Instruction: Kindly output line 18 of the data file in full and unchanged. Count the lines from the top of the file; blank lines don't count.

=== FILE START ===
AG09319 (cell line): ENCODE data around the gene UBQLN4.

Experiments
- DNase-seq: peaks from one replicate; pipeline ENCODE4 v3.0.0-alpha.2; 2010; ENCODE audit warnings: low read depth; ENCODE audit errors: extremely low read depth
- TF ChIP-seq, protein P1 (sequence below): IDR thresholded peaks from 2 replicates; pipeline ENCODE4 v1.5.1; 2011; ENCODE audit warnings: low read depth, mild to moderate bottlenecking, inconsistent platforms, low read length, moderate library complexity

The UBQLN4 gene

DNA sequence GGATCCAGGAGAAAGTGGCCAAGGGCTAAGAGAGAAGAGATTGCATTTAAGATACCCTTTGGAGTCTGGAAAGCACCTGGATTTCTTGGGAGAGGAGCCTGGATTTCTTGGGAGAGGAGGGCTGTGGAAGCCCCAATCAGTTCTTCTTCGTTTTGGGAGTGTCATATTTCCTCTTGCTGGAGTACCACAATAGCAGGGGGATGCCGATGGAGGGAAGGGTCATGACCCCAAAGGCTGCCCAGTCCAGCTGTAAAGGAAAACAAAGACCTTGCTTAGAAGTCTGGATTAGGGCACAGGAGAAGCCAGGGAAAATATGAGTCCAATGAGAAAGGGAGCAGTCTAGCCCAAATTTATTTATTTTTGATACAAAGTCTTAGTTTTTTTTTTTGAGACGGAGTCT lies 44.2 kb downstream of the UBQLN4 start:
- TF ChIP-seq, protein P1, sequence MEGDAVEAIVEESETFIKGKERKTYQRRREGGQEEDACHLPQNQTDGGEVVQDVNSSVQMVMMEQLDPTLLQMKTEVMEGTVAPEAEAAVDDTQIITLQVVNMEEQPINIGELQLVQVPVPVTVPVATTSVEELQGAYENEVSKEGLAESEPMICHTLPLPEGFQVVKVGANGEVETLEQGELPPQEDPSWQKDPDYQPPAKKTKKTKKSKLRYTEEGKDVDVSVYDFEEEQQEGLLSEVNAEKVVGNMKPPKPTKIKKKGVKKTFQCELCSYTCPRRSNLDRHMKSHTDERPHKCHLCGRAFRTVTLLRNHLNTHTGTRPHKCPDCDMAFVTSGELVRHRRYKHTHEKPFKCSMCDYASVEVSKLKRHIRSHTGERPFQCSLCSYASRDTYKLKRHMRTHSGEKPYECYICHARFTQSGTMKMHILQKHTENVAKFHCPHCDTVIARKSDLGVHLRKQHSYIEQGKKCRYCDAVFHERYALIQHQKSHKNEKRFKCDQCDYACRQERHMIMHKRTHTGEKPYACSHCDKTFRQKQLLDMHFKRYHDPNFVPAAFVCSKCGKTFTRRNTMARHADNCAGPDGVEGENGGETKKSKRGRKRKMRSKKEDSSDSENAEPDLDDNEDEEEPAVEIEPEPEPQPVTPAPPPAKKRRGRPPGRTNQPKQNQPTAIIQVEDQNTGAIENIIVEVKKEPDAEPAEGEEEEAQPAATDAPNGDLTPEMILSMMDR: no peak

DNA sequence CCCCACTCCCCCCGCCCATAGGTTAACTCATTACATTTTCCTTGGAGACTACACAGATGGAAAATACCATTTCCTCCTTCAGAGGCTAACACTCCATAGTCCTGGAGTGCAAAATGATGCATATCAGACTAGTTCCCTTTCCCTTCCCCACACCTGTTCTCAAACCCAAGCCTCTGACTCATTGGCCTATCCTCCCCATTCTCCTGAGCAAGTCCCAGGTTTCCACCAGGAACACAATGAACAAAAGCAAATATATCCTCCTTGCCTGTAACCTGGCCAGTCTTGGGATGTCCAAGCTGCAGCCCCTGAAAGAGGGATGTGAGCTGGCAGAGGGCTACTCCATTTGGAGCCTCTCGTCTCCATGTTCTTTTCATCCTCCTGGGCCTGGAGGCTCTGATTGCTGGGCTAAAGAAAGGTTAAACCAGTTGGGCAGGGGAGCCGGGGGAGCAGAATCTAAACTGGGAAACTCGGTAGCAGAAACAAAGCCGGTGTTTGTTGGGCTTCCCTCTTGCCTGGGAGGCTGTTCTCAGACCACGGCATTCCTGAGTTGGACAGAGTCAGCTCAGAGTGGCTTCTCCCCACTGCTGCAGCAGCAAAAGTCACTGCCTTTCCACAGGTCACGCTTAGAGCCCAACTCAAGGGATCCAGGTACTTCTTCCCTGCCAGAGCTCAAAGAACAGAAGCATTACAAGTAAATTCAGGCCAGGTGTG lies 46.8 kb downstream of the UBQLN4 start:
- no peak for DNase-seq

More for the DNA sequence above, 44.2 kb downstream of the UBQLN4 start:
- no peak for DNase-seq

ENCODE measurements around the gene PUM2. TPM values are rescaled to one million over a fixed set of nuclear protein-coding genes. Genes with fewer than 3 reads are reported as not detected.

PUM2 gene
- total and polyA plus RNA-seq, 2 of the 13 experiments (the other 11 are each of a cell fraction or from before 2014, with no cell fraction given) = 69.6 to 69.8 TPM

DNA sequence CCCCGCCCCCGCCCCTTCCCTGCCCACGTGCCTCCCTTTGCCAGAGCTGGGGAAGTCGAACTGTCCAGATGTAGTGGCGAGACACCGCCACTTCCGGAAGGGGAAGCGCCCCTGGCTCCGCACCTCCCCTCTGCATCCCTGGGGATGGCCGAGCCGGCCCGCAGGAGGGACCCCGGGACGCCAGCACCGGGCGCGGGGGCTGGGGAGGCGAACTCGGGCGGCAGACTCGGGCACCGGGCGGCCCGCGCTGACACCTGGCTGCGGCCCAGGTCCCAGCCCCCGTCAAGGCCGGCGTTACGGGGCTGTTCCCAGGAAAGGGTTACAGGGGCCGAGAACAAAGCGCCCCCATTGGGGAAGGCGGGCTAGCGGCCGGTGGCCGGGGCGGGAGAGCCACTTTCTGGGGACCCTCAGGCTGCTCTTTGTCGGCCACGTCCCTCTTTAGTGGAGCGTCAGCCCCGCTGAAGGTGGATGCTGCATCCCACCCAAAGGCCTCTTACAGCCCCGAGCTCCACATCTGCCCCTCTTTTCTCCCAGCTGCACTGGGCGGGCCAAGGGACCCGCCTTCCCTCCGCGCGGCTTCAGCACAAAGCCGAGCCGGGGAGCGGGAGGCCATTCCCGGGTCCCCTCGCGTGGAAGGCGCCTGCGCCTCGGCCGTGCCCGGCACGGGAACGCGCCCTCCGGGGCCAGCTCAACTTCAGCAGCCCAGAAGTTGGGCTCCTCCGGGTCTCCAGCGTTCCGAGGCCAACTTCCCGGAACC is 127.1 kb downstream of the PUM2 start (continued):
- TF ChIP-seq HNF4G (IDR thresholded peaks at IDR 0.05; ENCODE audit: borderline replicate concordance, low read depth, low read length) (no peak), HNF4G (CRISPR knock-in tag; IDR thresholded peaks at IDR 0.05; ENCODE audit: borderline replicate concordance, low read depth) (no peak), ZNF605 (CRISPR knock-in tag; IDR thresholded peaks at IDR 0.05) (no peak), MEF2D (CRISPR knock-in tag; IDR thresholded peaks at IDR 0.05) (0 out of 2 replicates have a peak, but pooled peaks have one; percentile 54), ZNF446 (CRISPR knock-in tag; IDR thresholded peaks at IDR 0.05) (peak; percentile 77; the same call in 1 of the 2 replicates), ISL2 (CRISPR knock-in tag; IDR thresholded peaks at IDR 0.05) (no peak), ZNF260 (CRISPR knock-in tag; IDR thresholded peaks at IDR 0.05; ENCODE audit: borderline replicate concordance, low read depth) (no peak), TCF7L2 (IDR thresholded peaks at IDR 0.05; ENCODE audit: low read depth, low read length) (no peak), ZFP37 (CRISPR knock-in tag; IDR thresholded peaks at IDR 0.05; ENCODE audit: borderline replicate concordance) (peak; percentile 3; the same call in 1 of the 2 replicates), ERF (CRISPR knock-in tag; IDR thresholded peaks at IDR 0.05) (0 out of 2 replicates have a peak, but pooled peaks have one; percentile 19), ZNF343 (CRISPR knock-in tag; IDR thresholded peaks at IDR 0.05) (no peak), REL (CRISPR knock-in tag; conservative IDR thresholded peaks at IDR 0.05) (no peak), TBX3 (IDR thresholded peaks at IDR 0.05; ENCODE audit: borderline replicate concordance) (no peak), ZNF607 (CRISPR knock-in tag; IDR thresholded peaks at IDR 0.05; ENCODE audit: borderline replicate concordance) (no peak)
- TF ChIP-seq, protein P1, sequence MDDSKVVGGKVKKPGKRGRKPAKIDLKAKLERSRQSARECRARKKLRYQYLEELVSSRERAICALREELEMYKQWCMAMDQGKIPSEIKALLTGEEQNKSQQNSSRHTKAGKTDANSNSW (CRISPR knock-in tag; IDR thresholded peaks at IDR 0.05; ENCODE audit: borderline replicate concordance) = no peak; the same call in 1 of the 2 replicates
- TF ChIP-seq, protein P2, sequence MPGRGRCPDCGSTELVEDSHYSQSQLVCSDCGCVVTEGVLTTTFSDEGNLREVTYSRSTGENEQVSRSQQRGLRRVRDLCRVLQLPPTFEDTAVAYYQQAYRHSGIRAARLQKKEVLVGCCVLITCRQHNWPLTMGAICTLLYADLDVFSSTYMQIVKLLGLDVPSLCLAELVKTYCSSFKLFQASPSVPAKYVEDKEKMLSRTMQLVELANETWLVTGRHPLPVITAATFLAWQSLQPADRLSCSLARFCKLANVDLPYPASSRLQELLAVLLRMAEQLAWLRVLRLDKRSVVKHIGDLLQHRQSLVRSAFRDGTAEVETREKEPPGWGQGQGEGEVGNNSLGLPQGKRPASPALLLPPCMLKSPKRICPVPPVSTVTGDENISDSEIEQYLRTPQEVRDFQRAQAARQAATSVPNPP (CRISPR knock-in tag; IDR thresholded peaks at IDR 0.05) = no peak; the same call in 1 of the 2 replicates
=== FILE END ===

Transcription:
- TF ChIP-seq, protein P2, sequence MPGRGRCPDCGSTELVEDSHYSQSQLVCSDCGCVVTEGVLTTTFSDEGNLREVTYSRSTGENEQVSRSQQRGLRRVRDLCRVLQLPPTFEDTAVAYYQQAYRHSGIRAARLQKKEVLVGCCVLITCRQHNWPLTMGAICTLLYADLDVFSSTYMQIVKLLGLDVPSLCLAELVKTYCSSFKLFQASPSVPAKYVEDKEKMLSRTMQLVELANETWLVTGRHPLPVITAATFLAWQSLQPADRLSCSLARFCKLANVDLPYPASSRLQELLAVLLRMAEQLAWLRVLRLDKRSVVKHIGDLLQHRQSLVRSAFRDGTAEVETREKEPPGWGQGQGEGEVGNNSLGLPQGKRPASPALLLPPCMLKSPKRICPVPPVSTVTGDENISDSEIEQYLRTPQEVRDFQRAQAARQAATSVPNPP (CRISPR knock-in tag; IDR thresholded peaks at IDR 0.05) = no peak; the same call in 1 of the 2 replicates